The connector can move in forward and rearward directions indicated by arrows F, R to mate and unmate from the connector device 14. The connector is elongated in a longitudinal direction A, and the contacts 18 extend in a pair of rows along the longitudinal direction A which is perpendicular to a lateral direction B. When the connector and connector device 10, 14 mate, a shell device 36 on the mating connector device enters a cavity 40 at the front end of the shell 20, resulting in the contacts 18 of the connector engaging corresponding contact devices 42. The shell 20 has inwardly-protruding bumps 44 surrounding the cavity 40, which press against the shell device 36 to provide good electrical connection between them. It may be noted that the shell 20 is sometimes referred to in the industry as a plug shell, while the housing 22 is sometimes referred to as a backshell because it extends rearward or backward to surround a stripped forward portion of the cable.
As indicated in FIG. 2, the connector can be assembled by first inserting a front portion 50 of the insulator 16 into a rear portion of the shell 20, until a flange 52 at the rear of the shell abuts a shoulder 54 on the insulator. Then, the combination of shell and insulator is inserted into the first housing part 24 by inserting ears 56 at the rear portion 60 of the insulator, into recesses 62 formed in the first housing part. Next, the second housing part 26 is aligned with the first housing part, and the screws are inserted through holes 64, 66 in the housing parts to hold them together. The holes 64 in the first housing part are threaded. As the screws are tightened, shell-engaging faces 70, 72 of the housing parts must securely engage laterally-spaced first and second sides 74, 76 of the shell 20. Such engagement is important to assure good electrical connection between the electrically grounded shell 20 and the housing 22. It is important that the housing 22 be grounded, so that it can provide electromagnetic shielding and controlled impedance for the wires at the stripped front end of the cable which lie within the housing.
One source of problem that arises in the use of connectors of the general type illustrated, is that the screws can become loosened as a result of vibration, thermal and mechanical shock, etc. Even slight loosening can result in slight separation of the housing parts, resulting in their surfaces 70, 72 breaking electrical contact with the shell sides 74, 76. Also, the parts had to be made with high precision to assure contact between the shell and housing even when the screws were tightened. In accordance with the present invention, the shell sides 74, 76 are utilized in the manner of deflected leaf springs, to provide a spring effect that resiliently urges the housing parts 24, 26 apart, to resist loosening of the screws and assure good shell-to-housing contact. The shell 20 is formed of sheet metal or any equivalent material which results in the shell sides being electrically conductive and resiliently bendable.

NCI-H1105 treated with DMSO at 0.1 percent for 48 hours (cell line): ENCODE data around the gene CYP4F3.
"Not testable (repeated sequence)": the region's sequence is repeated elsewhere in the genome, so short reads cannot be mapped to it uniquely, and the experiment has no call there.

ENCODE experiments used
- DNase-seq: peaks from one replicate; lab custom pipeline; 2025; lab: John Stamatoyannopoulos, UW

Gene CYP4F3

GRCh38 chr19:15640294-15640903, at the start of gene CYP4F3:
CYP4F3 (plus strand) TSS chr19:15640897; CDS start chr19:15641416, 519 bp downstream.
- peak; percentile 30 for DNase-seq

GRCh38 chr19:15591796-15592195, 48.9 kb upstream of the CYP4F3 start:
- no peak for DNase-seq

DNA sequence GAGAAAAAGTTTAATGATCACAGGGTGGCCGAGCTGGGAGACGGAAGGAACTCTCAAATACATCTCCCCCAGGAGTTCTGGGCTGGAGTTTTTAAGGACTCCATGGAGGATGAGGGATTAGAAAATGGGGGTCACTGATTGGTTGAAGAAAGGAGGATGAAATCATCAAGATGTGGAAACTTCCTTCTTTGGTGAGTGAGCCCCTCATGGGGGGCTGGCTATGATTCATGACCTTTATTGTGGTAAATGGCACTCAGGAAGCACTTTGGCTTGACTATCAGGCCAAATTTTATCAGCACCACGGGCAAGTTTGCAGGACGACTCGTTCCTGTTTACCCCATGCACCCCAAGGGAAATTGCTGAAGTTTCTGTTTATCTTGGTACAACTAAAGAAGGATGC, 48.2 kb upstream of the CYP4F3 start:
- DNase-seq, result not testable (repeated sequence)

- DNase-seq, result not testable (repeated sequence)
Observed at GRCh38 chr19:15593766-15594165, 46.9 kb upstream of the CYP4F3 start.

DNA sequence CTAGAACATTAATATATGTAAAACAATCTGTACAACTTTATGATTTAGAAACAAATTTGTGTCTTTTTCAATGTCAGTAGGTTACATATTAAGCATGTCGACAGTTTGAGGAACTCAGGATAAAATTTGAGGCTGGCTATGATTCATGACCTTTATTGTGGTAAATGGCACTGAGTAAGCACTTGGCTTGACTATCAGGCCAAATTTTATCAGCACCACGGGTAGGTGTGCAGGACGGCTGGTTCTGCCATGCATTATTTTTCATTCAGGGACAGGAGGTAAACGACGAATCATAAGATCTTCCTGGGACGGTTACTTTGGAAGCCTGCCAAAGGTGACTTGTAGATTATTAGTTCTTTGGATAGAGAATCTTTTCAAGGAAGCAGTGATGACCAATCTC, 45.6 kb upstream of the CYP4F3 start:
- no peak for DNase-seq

The insulator has first and second shell engaging faces 78, 80 which lie adjacent to corresponding shell sides 74, 76. The second insulator face 80 has three protuberances 81-83 that engage the corresponding shell side 76. Similarly, the first insulator face 78 has three protuberances 86, 87, 88 which engage the corresponding shell side 74. The three longitudinally-spaced protuberances such as 81-83 on an insulator face leave spaces such as 90 into which the shell side such as 76 can be deflected. Such deflection is produced by protuberances on the housing. The first housing part 24 has first and second protuberances 91, 92, while the second housing part 26 has two corresponding protuberances 94, 95.
FIG. 5 shows a fully assembled connector 10, and shows the manner in which one of the shell sides 74 is bowed. The shell side is deflected into a wave of largely sinusoidal shape by the protuberances 86-88 on the first face 78 of the insulator 16, and by the pair of protuberances 91, 92 on the first shell-engaging face 70 of the first housing part 24. The first shell side 74 is shown in section, as taken along the line 5--5 of FIG. 7, at the level of the middle insulator protuberances 81 and 86. While the insulator protuberances 86-88 support the shell side 74 against inward movement in the inward lateral direction I, the housing protuberances 91-92 press inwardly against the shell side to deflect it in the inward direction I. FIG. 6 is an exaggerated view of the shell side 74, showing how it is deflected into a largely sinusoidal curve by the protuberance 86 (and somewhat also by protuberances 87 and 88) on the insulator that engage the inner face 93 of the shell side and the opposed protuberances 91-92 on the housing that engage the outer face 97 of the shell side. The protuberances of FIG. 6 are shown four times the size shown in FIG. 4, resulting in an exaggerated view of the deflection of the shell side 74.